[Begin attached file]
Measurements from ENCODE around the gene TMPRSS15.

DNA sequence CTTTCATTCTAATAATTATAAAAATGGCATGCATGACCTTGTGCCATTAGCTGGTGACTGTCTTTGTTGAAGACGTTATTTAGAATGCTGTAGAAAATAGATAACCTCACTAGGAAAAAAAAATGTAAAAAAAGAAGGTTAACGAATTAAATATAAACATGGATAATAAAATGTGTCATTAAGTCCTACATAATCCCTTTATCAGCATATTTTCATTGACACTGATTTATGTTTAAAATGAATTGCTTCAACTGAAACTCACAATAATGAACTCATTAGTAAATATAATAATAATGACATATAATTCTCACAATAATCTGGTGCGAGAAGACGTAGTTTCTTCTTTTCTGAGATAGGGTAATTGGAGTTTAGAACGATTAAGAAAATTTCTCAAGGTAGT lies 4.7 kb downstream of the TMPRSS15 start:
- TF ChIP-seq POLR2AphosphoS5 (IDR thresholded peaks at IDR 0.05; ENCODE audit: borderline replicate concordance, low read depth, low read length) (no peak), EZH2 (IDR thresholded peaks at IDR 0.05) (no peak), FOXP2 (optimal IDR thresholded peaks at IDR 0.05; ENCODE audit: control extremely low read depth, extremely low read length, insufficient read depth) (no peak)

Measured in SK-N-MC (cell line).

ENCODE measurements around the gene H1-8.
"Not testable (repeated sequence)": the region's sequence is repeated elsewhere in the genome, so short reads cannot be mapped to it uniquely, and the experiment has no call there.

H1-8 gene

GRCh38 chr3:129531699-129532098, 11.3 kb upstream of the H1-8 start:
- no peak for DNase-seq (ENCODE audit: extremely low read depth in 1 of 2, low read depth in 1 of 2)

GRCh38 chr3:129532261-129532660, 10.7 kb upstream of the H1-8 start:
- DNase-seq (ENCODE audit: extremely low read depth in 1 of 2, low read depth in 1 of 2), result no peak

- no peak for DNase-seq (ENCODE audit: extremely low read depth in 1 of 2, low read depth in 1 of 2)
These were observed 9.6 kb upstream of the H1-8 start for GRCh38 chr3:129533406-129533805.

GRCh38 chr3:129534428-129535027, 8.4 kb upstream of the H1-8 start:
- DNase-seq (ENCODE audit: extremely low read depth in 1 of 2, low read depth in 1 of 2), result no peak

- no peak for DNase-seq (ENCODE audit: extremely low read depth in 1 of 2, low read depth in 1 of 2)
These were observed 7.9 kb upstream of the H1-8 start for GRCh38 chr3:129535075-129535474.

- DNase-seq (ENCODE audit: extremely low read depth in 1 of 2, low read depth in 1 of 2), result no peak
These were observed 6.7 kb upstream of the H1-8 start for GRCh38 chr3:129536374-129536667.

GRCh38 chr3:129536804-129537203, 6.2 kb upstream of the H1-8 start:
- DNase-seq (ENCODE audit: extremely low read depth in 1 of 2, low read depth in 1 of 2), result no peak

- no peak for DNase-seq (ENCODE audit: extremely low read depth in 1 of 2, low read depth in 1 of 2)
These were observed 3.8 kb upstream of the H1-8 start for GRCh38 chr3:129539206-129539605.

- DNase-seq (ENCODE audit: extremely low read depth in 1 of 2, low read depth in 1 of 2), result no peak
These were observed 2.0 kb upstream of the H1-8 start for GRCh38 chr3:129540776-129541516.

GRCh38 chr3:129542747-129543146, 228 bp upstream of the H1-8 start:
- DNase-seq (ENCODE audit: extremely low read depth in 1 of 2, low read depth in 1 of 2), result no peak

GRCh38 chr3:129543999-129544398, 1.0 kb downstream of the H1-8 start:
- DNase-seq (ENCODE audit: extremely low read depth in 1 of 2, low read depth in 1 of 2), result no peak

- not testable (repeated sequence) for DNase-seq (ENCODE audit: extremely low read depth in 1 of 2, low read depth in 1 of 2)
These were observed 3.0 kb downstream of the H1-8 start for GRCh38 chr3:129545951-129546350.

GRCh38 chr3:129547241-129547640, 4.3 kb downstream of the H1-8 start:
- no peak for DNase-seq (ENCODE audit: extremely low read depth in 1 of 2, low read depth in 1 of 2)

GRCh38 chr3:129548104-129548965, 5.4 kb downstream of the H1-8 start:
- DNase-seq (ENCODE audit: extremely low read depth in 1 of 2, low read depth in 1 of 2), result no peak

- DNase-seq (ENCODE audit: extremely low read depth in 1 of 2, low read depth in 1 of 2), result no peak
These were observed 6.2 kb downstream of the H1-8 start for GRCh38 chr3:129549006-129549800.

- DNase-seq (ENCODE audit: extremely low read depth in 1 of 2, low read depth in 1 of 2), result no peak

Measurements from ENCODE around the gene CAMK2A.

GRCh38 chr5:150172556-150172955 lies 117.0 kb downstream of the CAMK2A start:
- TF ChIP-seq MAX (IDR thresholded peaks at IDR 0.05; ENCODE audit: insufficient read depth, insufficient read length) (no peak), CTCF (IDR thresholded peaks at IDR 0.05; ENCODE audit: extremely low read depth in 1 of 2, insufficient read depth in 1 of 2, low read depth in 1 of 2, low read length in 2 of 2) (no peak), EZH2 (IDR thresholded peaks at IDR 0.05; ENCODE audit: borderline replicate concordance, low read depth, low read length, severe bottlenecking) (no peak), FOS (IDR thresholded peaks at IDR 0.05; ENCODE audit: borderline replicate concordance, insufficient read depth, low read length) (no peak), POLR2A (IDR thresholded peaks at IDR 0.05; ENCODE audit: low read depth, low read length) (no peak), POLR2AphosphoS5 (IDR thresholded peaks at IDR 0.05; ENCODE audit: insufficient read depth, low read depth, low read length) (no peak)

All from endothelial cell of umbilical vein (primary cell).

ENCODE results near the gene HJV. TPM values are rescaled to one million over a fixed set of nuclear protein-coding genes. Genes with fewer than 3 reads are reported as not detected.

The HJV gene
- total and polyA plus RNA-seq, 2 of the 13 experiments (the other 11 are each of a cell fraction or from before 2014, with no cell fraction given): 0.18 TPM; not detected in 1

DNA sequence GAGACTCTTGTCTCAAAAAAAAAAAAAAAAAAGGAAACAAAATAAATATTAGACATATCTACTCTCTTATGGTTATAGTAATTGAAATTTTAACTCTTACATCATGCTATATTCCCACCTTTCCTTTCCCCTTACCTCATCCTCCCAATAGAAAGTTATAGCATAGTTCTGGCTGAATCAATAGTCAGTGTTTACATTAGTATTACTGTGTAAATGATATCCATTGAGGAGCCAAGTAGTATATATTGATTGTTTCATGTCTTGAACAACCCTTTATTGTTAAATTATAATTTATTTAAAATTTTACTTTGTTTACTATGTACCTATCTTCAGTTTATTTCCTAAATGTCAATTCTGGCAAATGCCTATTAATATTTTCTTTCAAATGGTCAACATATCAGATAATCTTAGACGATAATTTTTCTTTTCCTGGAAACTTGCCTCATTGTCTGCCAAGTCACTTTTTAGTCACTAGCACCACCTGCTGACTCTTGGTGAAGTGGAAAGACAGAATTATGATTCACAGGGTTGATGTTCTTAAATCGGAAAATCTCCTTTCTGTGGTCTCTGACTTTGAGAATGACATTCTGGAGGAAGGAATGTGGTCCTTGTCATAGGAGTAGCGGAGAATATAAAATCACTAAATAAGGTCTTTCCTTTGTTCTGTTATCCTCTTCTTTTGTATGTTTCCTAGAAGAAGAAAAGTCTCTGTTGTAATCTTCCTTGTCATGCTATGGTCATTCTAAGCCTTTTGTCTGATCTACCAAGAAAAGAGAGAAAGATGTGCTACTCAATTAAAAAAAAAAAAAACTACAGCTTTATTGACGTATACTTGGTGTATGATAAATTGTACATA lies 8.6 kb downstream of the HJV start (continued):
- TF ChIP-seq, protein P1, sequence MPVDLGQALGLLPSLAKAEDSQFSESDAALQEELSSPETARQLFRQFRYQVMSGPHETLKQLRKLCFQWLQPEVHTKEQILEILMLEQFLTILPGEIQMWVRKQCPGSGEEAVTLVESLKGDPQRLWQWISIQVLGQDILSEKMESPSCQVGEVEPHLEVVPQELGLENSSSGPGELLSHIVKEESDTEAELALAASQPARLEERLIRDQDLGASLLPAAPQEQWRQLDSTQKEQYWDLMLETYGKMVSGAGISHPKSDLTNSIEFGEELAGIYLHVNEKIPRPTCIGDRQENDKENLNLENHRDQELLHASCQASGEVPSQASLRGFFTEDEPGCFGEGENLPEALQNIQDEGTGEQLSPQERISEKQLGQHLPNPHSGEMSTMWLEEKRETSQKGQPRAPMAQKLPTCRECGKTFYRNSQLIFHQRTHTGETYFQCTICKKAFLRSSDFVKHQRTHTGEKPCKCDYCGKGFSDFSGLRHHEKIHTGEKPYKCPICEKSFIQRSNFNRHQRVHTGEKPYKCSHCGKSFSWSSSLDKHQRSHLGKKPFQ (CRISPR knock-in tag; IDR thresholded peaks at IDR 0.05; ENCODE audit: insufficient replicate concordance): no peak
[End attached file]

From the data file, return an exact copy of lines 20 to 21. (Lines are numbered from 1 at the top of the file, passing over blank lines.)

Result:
GRCh38 chr3:129536804-129537203, 6.2 kb upstream of the H1-8 start:
- DNase-seq (ENCODE audit: extremely low read depth in 1 of 2, low read depth in 1 of 2), result no peak